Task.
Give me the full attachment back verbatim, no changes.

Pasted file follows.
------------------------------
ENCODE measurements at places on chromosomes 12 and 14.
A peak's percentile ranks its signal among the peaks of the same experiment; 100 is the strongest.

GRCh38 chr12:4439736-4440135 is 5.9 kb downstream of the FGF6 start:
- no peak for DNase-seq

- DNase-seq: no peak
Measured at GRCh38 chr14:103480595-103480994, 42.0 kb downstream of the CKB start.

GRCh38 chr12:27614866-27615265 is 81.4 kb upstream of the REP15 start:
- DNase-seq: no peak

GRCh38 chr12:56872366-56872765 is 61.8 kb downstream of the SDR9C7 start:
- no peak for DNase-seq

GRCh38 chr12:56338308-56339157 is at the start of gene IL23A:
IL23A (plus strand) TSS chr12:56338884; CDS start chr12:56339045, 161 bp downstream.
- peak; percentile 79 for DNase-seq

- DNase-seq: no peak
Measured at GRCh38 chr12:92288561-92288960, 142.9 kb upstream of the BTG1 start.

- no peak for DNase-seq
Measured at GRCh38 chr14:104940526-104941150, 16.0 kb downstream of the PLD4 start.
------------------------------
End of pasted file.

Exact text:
ENCODE measurements at places on chromosomes 12 and 14.
A peak's percentile ranks its signal among the peaks of the same experiment; 100 is the strongest.

GRCh38 chr12:4439736-4440135 is 5.9 kb downstream of the FGF6 start:
- no peak for DNase-seq

- DNase-seq: no peak
Measured at GRCh38 chr14:103480595-103480994, 42.0 kb downstream of the CKB start.

GRCh38 chr12:27614866-27615265 is 81.4 kb upstream of the REP15 start:
- DNase-seq: no peak

GRCh38 chr12:56872366-56872765 is 61.8 kb downstream of the SDR9C7 start:
- no peak for DNase-seq

GRCh38 chr12:56338308-56339157 is at the start of gene IL23A:
IL23A (plus strand) TSS chr12:56338884; CDS start chr12:56339045, 161 bp downstream.
- peak; percentile 79 for DNase-seq

- DNase-seq: no peak
Measured at GRCh38 chr12:92288561-92288960, 142.9 kb upstream of the BTG1 start.

- no peak for DNase-seq
Measured at GRCh38 chr14:104940526-104941150, 16.0 kb downstream of the PLD4 start.